As the moon waxed towards full this weekend, I spent an evening at Elbow Falls to photograph the landscape at night. The clear air allowed stars to shine even with a relatively short exposure and small aperture (10 seconds and f/8.0, respectively). Always a bit lonely sitting out there for a couple of hours but the stars are really good company.
The 6400 ISO and the bright moonlight allowed for some of the great details at this magical place in Kananaskis Country to show in the image. I am impressed with the improvements in the dSLR’s low-light capabilities over the last couple of years. A couple of years ago I spent another evening up at these falls. At that time I was using a Canon 1D Mark III and when compared with the image above and others where I used a 5D Mark III, the detail, structure of the noise and the color are all vastly improved. The technology is less and less of an obstacle to realizing the images I want to make. I like that a lot.
(please click on this image to link to a higher resolution file)
Clouds blocked the early pink light at down this morning but as the color went to gold, nice breaks higher off the horizon let the sunlight in. The light reflected on the water and the look of the rocks under the water made a very pretty scene.
Following Saturday’s snow storm, we had a beautiful day today. Sunrise came along at 6am sharp this morning and I drove up to Elbow Falls early and met the day there. The snow was still holding onto the trees and rocks so the landscape along the river had a strong winter tone. I was hoping for the early, pink light to reflect off of the clouds stacked above the mountains into this scene. That did not happen, some clouds eastwards blocked the sunlight until the sun was well clear of the horizon. When the sunlight did reach into the valley, it was beautiful.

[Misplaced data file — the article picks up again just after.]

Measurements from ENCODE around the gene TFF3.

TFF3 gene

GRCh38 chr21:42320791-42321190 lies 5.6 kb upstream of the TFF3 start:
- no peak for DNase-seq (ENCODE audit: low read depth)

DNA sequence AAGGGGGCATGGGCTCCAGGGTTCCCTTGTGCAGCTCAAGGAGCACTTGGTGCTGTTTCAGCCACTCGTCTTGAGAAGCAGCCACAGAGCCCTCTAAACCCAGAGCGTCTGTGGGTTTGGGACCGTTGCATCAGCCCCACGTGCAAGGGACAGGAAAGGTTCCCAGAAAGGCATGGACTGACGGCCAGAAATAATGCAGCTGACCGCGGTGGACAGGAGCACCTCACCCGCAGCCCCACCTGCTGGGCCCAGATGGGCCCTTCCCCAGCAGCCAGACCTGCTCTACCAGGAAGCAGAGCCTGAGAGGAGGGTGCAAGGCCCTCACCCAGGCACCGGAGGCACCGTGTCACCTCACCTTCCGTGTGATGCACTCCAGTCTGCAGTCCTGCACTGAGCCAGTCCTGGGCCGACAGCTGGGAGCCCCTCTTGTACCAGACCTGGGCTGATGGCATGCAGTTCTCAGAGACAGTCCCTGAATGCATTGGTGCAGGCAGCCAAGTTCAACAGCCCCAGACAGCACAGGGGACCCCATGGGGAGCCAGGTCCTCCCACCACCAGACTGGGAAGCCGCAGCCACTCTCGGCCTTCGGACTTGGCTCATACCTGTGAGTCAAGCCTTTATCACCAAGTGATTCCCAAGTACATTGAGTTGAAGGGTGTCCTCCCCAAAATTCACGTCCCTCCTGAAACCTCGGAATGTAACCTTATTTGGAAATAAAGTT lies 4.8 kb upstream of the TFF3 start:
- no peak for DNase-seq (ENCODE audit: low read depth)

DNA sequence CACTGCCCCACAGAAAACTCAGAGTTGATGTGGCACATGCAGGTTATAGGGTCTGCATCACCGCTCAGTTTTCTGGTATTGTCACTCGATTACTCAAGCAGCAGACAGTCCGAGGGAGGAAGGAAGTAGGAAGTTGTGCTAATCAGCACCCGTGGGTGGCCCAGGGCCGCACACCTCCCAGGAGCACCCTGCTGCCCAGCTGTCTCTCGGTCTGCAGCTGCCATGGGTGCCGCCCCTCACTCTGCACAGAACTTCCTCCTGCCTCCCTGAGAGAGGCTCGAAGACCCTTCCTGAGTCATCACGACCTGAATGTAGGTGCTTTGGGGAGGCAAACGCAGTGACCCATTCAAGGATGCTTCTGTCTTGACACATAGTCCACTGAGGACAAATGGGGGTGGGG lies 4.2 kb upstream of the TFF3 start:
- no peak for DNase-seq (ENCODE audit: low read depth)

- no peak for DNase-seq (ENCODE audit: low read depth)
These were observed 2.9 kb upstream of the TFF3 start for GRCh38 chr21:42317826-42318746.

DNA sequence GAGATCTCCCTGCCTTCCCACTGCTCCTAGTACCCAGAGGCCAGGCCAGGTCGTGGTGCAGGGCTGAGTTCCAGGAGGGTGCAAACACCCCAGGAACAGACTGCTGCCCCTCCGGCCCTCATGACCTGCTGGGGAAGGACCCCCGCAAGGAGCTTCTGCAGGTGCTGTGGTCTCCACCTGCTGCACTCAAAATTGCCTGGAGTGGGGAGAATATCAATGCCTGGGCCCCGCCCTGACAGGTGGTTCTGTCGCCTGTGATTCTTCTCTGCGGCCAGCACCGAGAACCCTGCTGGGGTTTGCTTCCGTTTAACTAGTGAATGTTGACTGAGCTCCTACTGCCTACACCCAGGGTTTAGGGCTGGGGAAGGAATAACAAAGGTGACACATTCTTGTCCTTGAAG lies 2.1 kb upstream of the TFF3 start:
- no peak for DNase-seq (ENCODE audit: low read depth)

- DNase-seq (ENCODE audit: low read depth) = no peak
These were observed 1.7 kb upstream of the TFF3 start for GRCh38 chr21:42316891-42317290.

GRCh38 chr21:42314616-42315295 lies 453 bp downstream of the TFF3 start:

On the way up to the falls I even had a minute to take a nice photograph of a moose sitting up in her bedded down spot from the quick ending night. A pretty great morning in my photographic book.
I have not been up to Elbow Falls in a couple of months so I went for the sunrise on Sunday. The sky wasn’t too cooperative – the clouds hid behind the K-Country mountains instead of catching the morning light while anchored above them, but there was a skiff of snow from the night before that was a nice element to work in.
With the low water and lack of snow around the waterfall, the rocks took center stage and looked beautiful.
Here the snow can be seen in the branches and dusting the rocks. I enjoyed the palette of colors and the softening effect, here and there, of the snow in these scenes.
When the sun first cleared the eastern ridges, it was softened by a bit of haze and the veins of the falls seemed to glow under this gentle light.
A short time later it rose above the haze and this was the last image I made with the sunlight still playing really well with this landscape.
It was another good morning at Elbow Falls. One of many special places in Kananaskis and a favourite place for me to spend time. I created a small gallery on my website from this morning which includes these images and a few more, check them out if you are interested.